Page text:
Hello readers! Sorry it’s been awhile, but I think I finally have a routine in order. I need to be more disciplined with my writing, and I have a plan outlined in order to do so. Luckily for you, that includes blogging.
Back to Helen’s ass.
I open my eyes and see a woman in a nurse’s uniform but one that’s a different color from all the others here. The others all wear light blue and she’s in light green. Maybe she had a laundry mishap.
If you remember, when we last left Helen she had her eyes clamped shut in pain. I love how even through that, she can still make inner monologue quips that make me laugh.
The woman apologizes for disturbing her so late and tells Helen that she’s a candy striper. Helen thinks that the woman is crazy, and reflects on her pain.
That would be a great conversation: “I’m a candy striper.” “Yeah, and my ass hurts.”
The candy striper tells Helen that she’s a volunteer that tries to make the patients more comfortable. Helen asks her to get painkillers, but the woman says she’s not authorized.
“Please leave me alone. I’m sorry, but I’m in pain and I’m waiting for a nurse and some medication. Normally I’m nicer.”
It’s little things like this that really flesh out a character in a story. Helen’s in a ridiculous amount of pain, and doesn’t want to take it out on this innocent volunteer, so she asks her to leave. But she also doesn’t want the woman to think she’s a bad person, so she thinks to add that in her normal state she’s nice. Helen wants everyone to like her. All of that can be gleaned from this one little sentence. Aka: good writing.
I’m not going to be able to keep it together much longer. I take deep breaths. And blow them back out loudly. My hand wanders down to my pubic mound and I pull my knees up toward my chest. Although this position hurts, I stay in it. Into the pain with you, Helen.
The narrative doesn’t actually say that the candy striper has left, but it doesn’t give any inclination that she’s still there, either. So I guess she’s gone, but one has to wonder if she’s standing in the doorway watching Helen cradle her vagina for comfort.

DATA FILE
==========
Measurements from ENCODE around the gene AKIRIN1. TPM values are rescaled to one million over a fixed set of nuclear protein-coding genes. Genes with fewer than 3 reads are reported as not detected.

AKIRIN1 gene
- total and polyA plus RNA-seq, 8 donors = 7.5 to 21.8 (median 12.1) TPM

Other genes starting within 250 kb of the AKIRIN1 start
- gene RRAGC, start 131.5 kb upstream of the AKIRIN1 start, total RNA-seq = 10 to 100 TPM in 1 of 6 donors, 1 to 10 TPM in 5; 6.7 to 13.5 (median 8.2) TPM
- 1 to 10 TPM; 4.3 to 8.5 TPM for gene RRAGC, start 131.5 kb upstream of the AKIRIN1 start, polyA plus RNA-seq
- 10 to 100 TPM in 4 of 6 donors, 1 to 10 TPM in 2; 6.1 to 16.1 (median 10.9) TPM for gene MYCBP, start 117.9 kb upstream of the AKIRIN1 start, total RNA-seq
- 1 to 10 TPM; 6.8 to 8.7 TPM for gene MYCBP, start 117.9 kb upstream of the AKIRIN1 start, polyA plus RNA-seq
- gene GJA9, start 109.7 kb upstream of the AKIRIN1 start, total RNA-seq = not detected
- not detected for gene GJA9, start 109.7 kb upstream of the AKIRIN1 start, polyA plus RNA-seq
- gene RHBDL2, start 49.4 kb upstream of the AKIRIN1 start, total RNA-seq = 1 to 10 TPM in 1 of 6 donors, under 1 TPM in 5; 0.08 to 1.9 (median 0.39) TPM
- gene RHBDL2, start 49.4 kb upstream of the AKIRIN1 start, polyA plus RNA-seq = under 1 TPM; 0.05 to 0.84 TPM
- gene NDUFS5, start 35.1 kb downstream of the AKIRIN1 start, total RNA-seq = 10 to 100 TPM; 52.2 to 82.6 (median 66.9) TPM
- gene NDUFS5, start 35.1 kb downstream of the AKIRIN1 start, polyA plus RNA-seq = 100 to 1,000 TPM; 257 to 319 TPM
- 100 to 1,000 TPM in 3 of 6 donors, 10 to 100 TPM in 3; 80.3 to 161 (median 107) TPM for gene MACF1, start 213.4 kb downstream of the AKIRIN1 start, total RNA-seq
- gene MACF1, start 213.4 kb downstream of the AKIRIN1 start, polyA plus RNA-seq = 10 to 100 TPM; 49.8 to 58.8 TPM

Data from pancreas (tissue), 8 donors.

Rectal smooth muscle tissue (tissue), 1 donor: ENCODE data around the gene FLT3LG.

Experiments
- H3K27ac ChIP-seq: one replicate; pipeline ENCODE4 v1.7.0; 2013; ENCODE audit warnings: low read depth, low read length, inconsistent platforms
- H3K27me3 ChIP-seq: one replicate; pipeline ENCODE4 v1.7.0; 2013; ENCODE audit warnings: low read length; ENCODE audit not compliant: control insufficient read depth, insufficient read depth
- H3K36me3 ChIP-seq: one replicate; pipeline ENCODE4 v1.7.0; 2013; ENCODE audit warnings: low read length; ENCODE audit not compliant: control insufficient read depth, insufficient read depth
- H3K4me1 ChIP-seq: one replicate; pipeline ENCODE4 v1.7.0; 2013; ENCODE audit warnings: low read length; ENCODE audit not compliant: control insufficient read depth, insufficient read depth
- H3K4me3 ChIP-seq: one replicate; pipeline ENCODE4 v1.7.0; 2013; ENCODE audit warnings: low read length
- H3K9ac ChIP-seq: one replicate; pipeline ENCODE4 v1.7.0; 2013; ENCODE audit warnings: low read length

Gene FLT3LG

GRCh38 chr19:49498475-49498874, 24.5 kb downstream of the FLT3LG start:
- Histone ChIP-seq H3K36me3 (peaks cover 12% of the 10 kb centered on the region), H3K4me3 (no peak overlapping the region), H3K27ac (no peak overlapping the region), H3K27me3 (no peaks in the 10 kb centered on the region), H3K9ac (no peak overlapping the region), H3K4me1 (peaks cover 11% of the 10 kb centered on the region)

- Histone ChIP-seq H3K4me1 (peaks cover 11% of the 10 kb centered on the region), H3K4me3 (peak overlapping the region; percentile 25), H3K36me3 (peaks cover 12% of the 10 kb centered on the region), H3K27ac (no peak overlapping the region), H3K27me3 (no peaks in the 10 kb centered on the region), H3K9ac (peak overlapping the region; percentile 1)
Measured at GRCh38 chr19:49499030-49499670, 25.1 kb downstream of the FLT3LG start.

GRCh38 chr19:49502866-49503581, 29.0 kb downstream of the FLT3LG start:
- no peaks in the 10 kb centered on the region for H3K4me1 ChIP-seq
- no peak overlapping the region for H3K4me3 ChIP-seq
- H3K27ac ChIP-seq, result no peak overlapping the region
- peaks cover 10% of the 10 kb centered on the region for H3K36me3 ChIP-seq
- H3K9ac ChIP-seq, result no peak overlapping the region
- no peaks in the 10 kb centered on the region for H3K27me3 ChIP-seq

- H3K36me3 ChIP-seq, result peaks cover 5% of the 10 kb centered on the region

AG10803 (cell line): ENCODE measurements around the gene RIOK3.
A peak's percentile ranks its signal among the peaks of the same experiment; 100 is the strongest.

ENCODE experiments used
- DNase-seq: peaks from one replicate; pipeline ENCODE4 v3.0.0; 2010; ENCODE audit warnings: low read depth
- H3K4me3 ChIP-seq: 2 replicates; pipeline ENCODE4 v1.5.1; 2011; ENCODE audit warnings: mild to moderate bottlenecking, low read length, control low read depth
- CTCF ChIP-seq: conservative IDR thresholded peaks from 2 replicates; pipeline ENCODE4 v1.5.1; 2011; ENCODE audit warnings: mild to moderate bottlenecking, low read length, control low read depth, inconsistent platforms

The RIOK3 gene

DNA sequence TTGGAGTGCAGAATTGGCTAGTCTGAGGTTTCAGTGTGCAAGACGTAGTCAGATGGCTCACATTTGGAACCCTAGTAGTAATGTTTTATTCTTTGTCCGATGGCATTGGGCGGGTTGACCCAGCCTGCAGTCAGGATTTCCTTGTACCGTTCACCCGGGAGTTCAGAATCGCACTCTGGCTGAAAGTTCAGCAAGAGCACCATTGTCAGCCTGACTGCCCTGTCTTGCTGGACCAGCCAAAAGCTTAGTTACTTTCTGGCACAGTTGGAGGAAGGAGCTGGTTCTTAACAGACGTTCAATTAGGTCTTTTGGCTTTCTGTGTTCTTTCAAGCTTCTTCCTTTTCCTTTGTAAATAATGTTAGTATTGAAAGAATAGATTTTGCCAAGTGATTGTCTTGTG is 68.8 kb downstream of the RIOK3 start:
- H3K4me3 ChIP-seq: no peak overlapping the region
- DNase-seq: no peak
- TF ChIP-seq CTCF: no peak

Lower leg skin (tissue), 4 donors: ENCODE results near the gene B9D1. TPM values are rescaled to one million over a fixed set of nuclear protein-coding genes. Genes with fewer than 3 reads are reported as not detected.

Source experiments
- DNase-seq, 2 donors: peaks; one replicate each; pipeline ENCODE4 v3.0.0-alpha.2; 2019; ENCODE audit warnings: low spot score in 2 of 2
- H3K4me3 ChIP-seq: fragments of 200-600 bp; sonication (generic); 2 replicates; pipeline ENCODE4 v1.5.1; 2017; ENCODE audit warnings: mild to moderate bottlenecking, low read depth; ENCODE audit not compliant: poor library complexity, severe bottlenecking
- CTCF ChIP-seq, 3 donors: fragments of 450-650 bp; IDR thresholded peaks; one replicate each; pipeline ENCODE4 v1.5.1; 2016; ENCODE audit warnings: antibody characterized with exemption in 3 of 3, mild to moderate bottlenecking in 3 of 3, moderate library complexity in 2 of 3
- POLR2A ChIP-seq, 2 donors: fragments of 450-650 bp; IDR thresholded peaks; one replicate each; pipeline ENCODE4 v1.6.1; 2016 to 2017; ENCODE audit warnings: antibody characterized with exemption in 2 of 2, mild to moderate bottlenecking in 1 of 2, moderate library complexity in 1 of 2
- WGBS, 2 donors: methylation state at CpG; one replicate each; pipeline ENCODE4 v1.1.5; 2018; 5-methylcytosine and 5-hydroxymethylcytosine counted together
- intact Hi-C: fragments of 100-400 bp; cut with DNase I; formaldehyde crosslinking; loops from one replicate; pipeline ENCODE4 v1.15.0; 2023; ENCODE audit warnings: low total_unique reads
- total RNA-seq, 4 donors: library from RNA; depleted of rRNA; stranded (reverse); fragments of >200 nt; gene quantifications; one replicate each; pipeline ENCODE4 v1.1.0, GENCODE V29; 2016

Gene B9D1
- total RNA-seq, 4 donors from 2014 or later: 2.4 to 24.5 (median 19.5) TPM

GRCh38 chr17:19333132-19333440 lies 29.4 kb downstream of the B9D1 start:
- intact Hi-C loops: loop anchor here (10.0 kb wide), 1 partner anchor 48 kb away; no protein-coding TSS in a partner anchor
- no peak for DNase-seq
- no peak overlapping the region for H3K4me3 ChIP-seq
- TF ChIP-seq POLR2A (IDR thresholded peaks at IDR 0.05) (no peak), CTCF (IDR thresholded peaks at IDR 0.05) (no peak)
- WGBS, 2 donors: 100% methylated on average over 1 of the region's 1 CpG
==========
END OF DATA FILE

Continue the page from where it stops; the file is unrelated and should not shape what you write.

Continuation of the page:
The other hand I put over my ass crack. This is bad. The kind of pain that makes you feel extremely lonely and scared. I think to myself, no patient should have to be in pain in a country as rich as this; I think, there’s enough medicine for everyone here.
So true. Unfortunately, no matter how rich a country (or a person) is, they always want to be richer. So they don’t just give shit away willy-nilly.
I ring the buzzer. Peter comes running in. He apologizes that it’s taken so long. He couldn’t reach the doctor at first. He found out that the day shift had made a mistake. I was supposed to get an electronic device so I could self-administer pain medication. […] They forgot. Forgot? I’m at their mercy. Forgot.
Helen is pissed, and I would be too. I know it must be crazy working in a hospital, but jesus people, medication mistakes can kill people. Get your shit together.
Peter tells her she can have strong pills all night as much as she wants, and gives her one.
I pop it into my mouth and wash it down with the dregs of the beer. Peter clears away the pizza box. He’s probably forgotten he’s responsible for the medical waste. Hospital of the forgetful. My painkillers forgotten, my rectal goulash forgotten.
Why with the goulash? Stop ruining food!
We’ll see what else gets forgotten. The half-eaten mushroom pizza sits on top covering everything. My goulash ends up in the normal trash. I like that. I don’t say anything. He also throws out the beer bottles, very carefully so they don’t bang against each other. Very delicate, Peter.
Helen notices the weirdest things. And why does she like that her infected ass chunks ended up in the regular garbage? Some poor homeless person might be rummaging for pizza the next night and end up with a mouthful of Helen’s ass pus. Seriously.
Helen falls asleep and wakes up close to three in the morning. She turns the light on and notices another pill on her nightstand. She swallows it dry and tries to go back to sleep, but she has to pee.